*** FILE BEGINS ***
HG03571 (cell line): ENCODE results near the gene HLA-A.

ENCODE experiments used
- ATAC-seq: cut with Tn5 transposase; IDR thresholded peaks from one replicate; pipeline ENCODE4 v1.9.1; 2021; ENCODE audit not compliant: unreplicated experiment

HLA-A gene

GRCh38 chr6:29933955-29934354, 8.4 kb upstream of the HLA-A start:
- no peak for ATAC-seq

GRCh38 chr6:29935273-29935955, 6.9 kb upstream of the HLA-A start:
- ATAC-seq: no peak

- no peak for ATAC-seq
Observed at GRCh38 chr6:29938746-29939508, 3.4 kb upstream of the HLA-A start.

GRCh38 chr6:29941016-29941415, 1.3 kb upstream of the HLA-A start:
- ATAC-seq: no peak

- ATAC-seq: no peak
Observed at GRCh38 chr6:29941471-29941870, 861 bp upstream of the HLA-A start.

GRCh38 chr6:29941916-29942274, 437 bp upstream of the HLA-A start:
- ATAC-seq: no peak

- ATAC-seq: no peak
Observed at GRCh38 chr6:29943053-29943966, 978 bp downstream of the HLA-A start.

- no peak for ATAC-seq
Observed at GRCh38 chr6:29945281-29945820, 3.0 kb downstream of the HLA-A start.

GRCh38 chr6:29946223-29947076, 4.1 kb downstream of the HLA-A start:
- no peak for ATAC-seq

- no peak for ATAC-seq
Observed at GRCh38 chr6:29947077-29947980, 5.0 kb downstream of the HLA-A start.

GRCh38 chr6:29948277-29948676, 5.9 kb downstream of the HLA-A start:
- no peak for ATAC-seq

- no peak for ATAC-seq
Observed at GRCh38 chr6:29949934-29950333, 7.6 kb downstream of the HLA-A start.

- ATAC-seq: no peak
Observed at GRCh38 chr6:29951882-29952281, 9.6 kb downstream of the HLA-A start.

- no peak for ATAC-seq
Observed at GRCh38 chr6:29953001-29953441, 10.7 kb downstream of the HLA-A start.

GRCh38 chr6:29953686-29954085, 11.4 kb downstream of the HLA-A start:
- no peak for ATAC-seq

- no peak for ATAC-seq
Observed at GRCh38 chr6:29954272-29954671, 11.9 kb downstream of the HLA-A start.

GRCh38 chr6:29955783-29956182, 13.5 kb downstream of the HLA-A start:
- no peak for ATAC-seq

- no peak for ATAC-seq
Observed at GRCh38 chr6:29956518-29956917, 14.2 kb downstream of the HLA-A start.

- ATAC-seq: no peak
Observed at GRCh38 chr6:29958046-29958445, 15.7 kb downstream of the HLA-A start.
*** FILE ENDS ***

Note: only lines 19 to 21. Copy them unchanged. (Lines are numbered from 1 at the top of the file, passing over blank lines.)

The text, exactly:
- no peak for ATAC-seq
Observed at GRCh38 chr6:29945281-29945820, 3.0 kb downstream of the HLA-A start.

GRCh38 chr6:29946223-29947076, 4.1 kb downstream of the HLA-A start: